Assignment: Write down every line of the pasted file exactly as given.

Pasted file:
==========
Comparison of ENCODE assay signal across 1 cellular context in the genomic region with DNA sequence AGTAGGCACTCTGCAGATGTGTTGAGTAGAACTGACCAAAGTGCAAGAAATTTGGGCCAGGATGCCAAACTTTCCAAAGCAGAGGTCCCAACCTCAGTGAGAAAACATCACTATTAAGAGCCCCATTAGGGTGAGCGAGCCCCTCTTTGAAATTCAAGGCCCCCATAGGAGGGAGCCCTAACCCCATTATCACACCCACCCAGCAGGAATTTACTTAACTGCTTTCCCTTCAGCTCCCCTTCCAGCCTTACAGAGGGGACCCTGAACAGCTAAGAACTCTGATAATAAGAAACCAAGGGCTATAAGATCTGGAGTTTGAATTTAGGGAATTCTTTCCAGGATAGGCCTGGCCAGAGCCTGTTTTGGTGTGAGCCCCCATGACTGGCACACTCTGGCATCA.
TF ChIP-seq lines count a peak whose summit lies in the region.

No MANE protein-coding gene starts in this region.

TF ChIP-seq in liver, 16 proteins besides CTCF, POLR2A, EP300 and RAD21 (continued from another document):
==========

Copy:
Comparison of ENCODE assay signal across 1 cellular context in the genomic region with DNA sequence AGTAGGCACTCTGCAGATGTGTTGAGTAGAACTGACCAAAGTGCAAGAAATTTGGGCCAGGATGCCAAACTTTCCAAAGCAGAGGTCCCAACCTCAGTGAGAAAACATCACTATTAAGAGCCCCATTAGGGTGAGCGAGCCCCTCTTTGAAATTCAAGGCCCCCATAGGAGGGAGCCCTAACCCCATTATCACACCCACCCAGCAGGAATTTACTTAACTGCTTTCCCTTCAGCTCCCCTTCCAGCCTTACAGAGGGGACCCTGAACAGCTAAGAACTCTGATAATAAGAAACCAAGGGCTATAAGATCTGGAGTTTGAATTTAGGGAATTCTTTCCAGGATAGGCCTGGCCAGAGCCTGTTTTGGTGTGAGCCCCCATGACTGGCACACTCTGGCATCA.
TF ChIP-seq lines count a peak whose summit lies in the region.

No MANE protein-coding gene starts in this region.

TF ChIP-seq in liver, 16 proteins besides CTCF, POLR2A, EP300 and RAD21 (continued from another document):